Mayor Backs Extension of Higher Hotel Tax

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The hospitality industry isn't happy about it, but New York City is poised to extend higher taxes on hotel stays.

Guests who are overnighting in the city have had to pay a .875 percent surcharge on top of the existing 5 percent tax since 2009.

The surcharge was scheduled to expire at the end of the month, but Mayor Michael Bloomberg said he'll sign a bill to extend the higher tax for two more years.

Barbara Byrne Denham, an economist with Eastern Consolidated, said visitor numbers show tourism is unlikely to be hurt by higher taxes.

"It's not just that the supply of our hotels has grown but that demand for our hotel rooms has grown even more rapidly than the supply," Denham said.

From 2008 -- before the tax rate was raised,-- to 2010, the number of visitors to New York City rose from 47 million to 48.8 million, according to NYC & Company, the city's tourism and marketing organization.

Supporters of the surtax say it will bring in about $30 million next year.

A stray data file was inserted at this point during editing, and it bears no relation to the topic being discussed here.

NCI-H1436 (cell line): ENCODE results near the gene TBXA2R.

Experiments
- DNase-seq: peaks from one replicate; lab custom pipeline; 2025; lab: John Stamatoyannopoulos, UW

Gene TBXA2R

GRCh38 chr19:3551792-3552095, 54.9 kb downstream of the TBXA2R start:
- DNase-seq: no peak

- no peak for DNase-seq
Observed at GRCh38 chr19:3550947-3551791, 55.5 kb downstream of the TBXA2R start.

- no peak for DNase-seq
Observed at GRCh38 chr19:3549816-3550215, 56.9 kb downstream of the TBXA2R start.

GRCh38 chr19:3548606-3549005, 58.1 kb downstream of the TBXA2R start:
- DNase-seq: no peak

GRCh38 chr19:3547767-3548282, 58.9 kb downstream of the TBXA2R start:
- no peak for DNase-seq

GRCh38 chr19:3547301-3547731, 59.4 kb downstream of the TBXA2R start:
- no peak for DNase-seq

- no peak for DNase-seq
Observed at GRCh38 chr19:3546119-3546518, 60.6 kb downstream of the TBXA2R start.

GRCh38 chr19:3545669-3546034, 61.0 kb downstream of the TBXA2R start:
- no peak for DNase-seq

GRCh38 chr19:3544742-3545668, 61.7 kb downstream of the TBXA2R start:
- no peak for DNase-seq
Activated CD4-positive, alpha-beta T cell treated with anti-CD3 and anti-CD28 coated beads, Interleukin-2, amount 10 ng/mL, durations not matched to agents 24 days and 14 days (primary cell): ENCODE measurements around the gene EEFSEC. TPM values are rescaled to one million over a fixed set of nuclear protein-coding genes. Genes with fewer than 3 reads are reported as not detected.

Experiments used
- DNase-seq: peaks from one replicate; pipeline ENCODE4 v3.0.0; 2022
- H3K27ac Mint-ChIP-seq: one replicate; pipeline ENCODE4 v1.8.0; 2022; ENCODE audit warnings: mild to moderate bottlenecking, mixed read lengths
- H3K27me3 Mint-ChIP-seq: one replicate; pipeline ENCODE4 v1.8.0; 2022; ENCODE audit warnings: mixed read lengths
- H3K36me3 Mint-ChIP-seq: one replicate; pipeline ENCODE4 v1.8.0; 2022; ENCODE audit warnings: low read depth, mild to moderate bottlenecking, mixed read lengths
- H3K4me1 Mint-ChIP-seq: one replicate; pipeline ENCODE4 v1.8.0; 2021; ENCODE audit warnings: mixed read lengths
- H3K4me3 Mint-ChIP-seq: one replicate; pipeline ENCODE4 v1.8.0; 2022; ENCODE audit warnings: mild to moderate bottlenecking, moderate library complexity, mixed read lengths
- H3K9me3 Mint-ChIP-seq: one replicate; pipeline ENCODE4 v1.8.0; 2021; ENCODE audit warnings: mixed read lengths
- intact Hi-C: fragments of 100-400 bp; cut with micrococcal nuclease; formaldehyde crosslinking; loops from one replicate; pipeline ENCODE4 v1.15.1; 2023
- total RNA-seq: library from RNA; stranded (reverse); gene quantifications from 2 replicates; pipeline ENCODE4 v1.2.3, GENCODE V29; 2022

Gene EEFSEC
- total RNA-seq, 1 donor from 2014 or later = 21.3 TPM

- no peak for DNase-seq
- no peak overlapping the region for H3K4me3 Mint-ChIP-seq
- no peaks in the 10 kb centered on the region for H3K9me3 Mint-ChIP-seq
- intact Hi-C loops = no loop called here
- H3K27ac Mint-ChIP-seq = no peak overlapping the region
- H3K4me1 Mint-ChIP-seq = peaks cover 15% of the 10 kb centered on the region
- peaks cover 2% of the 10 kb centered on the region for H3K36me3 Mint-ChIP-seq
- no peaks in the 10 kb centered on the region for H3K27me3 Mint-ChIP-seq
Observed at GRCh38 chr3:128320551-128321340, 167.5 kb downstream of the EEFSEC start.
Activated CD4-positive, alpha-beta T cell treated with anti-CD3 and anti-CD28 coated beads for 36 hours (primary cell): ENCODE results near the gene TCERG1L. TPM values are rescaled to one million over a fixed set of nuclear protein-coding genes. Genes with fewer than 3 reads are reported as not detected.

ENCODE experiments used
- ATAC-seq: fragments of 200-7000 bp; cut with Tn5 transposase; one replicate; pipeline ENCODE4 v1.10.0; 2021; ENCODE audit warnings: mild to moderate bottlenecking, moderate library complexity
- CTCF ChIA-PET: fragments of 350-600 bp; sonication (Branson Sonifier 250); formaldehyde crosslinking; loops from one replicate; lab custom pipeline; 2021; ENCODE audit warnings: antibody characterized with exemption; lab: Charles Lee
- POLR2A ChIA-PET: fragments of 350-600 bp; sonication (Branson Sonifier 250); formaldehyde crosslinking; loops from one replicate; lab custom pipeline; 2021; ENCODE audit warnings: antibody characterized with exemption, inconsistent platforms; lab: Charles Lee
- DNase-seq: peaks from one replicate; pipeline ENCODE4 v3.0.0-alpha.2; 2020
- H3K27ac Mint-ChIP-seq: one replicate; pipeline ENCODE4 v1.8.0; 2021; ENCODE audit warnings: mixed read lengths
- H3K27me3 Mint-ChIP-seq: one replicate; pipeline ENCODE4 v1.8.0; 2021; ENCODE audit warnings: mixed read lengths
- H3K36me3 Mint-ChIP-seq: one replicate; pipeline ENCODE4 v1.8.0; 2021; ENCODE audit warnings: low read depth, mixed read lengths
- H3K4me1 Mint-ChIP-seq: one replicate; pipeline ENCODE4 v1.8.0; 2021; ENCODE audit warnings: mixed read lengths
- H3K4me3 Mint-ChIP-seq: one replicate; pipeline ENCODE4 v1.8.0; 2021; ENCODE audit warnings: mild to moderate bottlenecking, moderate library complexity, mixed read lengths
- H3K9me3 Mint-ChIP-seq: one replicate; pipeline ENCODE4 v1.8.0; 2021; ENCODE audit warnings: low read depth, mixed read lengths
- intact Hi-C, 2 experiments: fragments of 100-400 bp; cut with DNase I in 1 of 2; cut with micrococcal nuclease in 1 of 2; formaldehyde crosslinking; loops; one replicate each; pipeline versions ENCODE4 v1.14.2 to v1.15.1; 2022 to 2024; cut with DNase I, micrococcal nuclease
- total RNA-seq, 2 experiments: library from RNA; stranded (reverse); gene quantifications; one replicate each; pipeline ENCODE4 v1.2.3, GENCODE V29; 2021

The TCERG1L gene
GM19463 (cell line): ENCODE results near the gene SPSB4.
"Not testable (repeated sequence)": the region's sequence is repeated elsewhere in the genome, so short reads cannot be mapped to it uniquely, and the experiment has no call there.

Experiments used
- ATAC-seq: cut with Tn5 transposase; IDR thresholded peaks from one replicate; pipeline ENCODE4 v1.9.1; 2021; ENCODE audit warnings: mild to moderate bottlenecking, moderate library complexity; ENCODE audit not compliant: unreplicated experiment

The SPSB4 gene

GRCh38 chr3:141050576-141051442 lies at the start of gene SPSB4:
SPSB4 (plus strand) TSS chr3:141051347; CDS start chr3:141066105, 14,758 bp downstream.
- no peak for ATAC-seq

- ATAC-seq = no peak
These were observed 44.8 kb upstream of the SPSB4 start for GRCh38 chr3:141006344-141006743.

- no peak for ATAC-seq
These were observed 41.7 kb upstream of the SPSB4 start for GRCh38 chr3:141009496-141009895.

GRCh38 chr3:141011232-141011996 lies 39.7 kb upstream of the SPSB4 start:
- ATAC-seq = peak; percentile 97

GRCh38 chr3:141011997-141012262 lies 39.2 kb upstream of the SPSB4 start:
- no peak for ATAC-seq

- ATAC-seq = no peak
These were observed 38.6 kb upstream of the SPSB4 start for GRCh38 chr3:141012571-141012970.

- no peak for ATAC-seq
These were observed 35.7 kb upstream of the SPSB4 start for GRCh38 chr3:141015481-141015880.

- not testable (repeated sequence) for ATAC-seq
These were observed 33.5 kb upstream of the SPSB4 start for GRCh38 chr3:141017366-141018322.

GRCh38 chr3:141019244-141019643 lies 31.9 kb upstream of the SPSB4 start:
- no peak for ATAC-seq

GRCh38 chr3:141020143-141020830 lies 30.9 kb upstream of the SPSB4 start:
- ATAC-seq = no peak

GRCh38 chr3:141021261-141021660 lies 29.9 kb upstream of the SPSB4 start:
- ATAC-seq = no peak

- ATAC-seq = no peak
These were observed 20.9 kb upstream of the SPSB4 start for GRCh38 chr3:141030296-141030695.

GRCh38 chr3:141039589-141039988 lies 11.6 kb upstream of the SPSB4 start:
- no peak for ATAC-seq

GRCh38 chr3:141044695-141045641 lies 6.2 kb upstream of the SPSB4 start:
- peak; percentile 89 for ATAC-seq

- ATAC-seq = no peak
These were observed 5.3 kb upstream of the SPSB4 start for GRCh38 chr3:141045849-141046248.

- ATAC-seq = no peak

"We recognize that the mayor has a significant gap to close,” said a spokeswoman for the Hotel Association of New York City. “We will continue our efforts to have the tax eliminated in two years.”

The impact of taxes on tourism is a matter of some debate among economists. In the early 1990s, the city lowered the tax on hotel stays from 21.35 percent to 15 percent, and visitor numbers surged.

But Denham said the current hotel tax surcharge is "inelastic,",that is, it's had little effect on how long people choose to stay in New York, or whether they come at all.

"It obviously didn't change behavior, because tourism has been growing," Denham said.